BIG John Fury had some fine diamond jewellery, a black shirt they could not replace and a look of real mischief in his eye long before the first of two roundtables last week.

Gypsy John was and remains a hard man, a bare-knuckle relic from a time of meaningful straighteners in that business and he also made 13 appearances under rules and with gloves as a boxer in the late eighties and nineties. He shared a gym under Billy Graham’s Phoenix banner in Manchester with a teenage Ricky Hatton, preparing on heavy bags for a fight on one side or another of the business. He had a scrapyard and dogs that would eat a small car if you parked it in the wrong place.

He beat Michael Murray, he lost to Henry Akinwande and in 1995 he walked away from the formal side of the boxing game. He was there for Tyson’s amateur and early professional career. He took a hiatus in 2011 and has missed a few fights since. He praises and criticises in seemingly equal balance, his love for his son, is never questioned.

At the first roundtable he had an offer or two for David Haye, a side wager to accompany the Las Vegas fight. Haye declined a 50-grand and a 100-grand offer to bet on the outcome of the Feb 22 scrap, insisting that he doesn’t gamble. Well, it’s true, because as a professional poker player – he once beat 9,000 other players to a prize – he doesn’t gamble with his own money. It was feisty at that table; Haye fancies Deontay Wilder, Big John backed his son. Haye, remember, twice withdrew injured from lucrative fights against Fury.

There was a lot of bad blood when those fights collapsed. Haye posted pictures of a cut and then a picture post-surgery. He was smiling in both and that never went down too well. In September 2013 Haye first pulled out, just days before the fight, with a bad cut – it needed six stitches – from a sparring session with Filip Hrgovic. I think it was the same time he sparred with Wilder at the gym in south London. A few weeks later, with a date planned for 2014, Haye had a four-hour operation on his shoulder. It was a shattering double blow for Fury, who needed the fight. Fury had been in camp overseas, had forked out for sparring partners and was not impressed. “He’s bottled it, I told you he would,” Fury said. It was at this time that Fury started to talk openly about the mental issues, the struggles, the despair and his darkness. A lot of money vanished when both the Haye fights never happened. It was just bad luck, real bad luck. Gypsy John was just trying to win a bit of it back.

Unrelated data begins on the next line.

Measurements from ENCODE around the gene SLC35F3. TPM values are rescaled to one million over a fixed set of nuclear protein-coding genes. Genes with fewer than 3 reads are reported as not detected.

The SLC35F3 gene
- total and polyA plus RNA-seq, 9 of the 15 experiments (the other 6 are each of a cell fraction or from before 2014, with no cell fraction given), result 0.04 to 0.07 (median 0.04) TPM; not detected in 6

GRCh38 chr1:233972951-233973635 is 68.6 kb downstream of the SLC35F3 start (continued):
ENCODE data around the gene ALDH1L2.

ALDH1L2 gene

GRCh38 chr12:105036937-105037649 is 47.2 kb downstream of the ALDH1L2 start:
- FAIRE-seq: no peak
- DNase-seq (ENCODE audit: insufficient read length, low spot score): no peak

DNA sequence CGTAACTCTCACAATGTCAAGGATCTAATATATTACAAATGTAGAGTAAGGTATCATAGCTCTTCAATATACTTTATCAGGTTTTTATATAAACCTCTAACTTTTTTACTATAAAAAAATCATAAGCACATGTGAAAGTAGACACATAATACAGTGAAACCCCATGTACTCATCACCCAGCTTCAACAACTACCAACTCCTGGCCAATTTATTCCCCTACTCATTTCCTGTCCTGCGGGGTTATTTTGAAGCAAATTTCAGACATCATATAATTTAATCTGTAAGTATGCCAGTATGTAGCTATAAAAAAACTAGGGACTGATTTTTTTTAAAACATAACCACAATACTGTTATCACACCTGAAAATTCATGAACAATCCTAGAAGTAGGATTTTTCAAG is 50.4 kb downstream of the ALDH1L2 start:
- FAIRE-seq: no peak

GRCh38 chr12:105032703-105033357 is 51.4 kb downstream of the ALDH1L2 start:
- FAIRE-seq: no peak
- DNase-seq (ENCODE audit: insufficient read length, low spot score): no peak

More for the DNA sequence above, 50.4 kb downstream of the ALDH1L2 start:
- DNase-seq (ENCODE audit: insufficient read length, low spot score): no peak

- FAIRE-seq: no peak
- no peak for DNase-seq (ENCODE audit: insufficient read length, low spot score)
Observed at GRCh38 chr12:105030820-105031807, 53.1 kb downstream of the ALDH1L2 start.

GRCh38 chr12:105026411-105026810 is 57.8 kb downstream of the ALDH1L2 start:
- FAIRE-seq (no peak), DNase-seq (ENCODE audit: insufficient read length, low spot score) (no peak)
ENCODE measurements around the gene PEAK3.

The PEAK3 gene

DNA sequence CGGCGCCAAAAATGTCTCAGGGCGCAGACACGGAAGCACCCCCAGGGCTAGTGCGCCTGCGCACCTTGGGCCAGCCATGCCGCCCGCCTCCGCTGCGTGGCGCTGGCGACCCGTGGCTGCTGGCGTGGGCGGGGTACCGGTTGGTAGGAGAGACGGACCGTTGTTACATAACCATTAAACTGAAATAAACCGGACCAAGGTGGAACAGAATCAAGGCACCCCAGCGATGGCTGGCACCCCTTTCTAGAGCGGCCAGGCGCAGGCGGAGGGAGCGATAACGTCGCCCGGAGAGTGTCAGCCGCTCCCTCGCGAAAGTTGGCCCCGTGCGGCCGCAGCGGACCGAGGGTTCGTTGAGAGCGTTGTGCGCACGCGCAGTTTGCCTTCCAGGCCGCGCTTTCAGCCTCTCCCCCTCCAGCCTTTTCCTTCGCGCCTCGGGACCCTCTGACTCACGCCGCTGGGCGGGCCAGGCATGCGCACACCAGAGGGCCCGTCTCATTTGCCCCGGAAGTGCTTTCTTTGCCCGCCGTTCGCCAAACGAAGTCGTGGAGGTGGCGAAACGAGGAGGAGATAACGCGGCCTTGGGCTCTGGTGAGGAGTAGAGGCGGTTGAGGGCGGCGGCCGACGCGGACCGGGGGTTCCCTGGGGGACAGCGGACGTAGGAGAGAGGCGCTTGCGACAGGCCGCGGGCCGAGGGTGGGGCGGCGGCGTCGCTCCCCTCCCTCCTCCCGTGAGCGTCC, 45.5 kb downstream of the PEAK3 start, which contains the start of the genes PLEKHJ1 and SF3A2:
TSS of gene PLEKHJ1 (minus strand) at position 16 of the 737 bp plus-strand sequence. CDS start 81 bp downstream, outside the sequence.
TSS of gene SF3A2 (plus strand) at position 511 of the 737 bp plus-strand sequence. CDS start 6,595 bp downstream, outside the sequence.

Tyson Fury and John Fury
Action Images/Craig Brough

At the second roundtable event, filmed for BT in an abandoned and frozen power station in Wapping, there was far more animosity around the table than I had imagined there would be. Joe Joyce and Daniel Dubois are not suited to the world of endless hype, acts of stupidity and fake hate. Dubois can do ten-hours of press-ups and Joyce studied Picasso, they are men that do things, mostly in silence. However, just because they refuse to swear at each other, lunge and scream and predict death and destruction, doesn’t mean they lack the passion for conflict.   

In the Wapping cold box, I was wedged between the pair, my knees just inches from their knees and I could feel the intent. The solid table – no chance of it being tossed in anger unless a 20-stone Russian geezer in a leotard with chalked palms wandered in from the cold – was bristling, humming with a nasty vibe. On their own, in different parts of the building, they were calm – at the same table, they were on edge. The cold, the hunger and a day that started at 5am, might have been a factor, but it was clear and obvious to me they have some business to settle. I can understand when people watch the shows and are critical, claiming it was choreographed, planned and schemed, but they are wrong.

Big John knows just how to do the aggressive challenge, Haye was seething and Joyce and Dubois were itching to let something go. It was not playtime at either table. It is a rough old trade we work in and every now and again something bright and sunny and wonderful happens. It did on Wednesday, squeezed between the table debates.

It is possible you heard her story on BBC Five Live or read about it somewhere else, but seeing and reading will never fully capture the look on Charley Davison’s face. She is the mother of three, the one that had seven years out, came back to the GB squad last December and is now one of the 13 chosen boxers to take part in the European Olympic qualifier next month. In Sheffield on Wednesday I walked over – she was standing on her own by one of the five rings. She looked dazed, confused and was still working it out in her head.

“I never dreamed this would happen. Never, I can’t believe it,” she managed to say. There was a smile that will linger for a long time. In Lowestoft her children made a banner welcoming back their Olympic Mum. That is all part of the fairy tale stuff, but there is every chance that if she falls short in London she will not get selected for the final qualifier in Paris in May. She is not the only one with that heavy bounty hanging over her head.